When was the last tim e yo ud id

so m et hi n

Not many people can say a song is about them. However, biolog y junior Kevin Bowman can. The “White Boy Boogie” is the latest single from the GS Boyz, and is w ritten about Bowman. The GS Boyz a re k now n for their hit single “Stanky Legg,” and are made up of five men, including Southside and Prince Charming, who contacted Bow man for the song. They sa id t hey ca me up with the idea for “White Boy Boog ie” a f ter l isten i ng to

the song “Wasted” by Gucci Mane and seeing him dance at a club and in the music video for “Franky” by Paper Chaserz. “When I first saw [Bowman] dancing, I thought of Vanilla Ice and thought about how he used to be the hype back then,” Charming said. “Now they have all these new dances out and to see a white boy doing it is refreshing ’cause most Caucasians are scared and to have him doing these moves shows t hat no one should discriminate, it’s just dancing.” Bow ma n sa id it wa sn’t until he heard the song that



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he realized someone made a song about him. “I never expected any of this to happen because for me, dancing is just for fun,” Bowman said. The GS Boyz and Bowman shot the unofficial video for “White Boy Boogie” in a day all over Dallas. “We needed a visual for the song, so we shot the unofficial video so people can see what it’s about,” Bowman said. Many people who have seen the video tend to misinterpret what it is about, he said. “It’s funny because people think ‘White Boy Boogie’ is a dance, but it’s not. I am White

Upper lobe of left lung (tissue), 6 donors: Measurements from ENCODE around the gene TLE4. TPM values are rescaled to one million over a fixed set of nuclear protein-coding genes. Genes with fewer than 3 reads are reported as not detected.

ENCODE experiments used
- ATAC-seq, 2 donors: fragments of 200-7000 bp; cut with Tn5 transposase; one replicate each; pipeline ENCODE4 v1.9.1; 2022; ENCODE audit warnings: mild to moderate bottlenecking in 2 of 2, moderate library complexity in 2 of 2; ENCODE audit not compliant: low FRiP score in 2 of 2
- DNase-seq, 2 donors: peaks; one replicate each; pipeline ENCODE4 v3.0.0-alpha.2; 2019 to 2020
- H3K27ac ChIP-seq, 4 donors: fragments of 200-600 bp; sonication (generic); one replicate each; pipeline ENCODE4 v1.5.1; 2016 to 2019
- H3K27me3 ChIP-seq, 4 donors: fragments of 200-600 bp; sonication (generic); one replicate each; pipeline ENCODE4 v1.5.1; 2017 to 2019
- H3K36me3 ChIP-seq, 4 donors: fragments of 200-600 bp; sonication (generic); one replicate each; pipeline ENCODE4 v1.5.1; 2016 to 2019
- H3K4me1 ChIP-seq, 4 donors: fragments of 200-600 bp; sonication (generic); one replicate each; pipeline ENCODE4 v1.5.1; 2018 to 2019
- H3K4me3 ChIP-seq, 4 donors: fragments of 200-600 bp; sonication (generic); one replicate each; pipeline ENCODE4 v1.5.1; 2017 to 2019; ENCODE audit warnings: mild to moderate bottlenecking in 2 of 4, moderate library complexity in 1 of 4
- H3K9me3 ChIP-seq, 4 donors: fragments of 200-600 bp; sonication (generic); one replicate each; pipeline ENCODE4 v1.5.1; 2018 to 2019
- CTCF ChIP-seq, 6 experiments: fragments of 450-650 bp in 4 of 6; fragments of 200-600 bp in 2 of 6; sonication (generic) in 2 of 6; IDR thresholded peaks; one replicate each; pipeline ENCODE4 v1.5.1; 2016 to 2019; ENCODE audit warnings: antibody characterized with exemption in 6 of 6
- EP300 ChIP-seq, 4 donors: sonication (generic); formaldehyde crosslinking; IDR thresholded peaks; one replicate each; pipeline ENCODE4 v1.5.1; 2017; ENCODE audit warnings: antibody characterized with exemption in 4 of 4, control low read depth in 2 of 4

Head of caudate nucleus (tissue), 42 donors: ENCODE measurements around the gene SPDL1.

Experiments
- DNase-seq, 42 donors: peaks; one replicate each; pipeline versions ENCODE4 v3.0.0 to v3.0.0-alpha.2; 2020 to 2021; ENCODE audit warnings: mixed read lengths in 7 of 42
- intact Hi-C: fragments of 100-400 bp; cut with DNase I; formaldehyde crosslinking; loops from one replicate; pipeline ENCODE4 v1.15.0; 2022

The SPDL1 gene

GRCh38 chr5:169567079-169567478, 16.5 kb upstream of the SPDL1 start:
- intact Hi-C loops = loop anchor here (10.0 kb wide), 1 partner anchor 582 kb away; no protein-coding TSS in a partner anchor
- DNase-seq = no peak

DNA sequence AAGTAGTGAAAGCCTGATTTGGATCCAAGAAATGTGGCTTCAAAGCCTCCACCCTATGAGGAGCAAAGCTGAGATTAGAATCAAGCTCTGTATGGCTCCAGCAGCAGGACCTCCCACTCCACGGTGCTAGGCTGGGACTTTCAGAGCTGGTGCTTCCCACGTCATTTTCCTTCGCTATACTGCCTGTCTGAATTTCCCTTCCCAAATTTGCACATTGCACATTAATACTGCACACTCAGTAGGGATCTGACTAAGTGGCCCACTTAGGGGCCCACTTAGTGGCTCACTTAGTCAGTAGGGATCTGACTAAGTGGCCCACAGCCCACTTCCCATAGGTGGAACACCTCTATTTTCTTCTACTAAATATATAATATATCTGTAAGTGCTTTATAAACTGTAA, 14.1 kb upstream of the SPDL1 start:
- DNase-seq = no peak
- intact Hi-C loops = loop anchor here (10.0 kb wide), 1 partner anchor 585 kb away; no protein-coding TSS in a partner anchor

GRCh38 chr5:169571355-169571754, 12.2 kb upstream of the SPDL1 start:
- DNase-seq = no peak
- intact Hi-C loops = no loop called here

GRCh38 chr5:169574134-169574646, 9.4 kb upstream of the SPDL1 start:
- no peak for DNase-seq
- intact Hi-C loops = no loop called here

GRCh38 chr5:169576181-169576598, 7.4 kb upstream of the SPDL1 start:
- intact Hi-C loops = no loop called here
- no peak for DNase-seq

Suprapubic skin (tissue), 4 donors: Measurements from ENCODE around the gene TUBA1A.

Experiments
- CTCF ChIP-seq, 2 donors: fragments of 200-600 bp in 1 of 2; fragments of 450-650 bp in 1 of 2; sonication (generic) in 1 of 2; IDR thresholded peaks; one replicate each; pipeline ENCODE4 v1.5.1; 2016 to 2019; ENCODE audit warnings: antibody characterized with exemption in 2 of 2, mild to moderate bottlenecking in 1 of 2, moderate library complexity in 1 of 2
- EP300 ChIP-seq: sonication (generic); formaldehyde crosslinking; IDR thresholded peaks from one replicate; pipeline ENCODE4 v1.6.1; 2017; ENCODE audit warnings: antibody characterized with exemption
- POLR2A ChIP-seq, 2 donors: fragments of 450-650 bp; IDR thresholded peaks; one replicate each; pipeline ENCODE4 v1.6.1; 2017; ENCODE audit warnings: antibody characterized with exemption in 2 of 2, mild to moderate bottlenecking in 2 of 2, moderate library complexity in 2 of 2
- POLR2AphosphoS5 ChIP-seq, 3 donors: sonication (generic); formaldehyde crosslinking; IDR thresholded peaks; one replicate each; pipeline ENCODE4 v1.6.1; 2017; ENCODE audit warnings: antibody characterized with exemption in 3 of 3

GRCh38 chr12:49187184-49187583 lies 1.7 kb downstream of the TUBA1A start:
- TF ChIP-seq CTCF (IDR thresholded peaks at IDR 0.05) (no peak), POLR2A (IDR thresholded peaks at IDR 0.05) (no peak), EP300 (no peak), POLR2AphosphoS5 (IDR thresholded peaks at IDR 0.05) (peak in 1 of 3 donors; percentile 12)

me i t t


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Boy Boogie, it’s a person — it’s me,” Bowman said. Glor ia Pa leo, a cr imina l justice sophomore, participated in Crumley’s Yell like Hel l tea m a nd da nced to Bowman’s choreography. “He definitely has moves. He’s a lot bet ter t ha n me and he was a lot of help, too. He gave us a lot of tips and helped us perfect our steps,” she said. Paleo said she thinks the song will catch on rapidly. In his free time, Bowman participates in UNT Ultimate Frisbee and intramural soccer and works at the Kerr Ha ll cafeteria. He said he plans to be a biology teacher after college. “More people recognize me now, but most people at UNT have known me as the white boy that can dance. I’m just a normal guy,” Bowman said.


Kevin Bowman shows off his dance moves. Bowman, a biology junior, is featured in the song “White Boy Boogie,” the latest single from the GS Boyz.

Beginner classes start for UNT String Project BY DAVID M ASON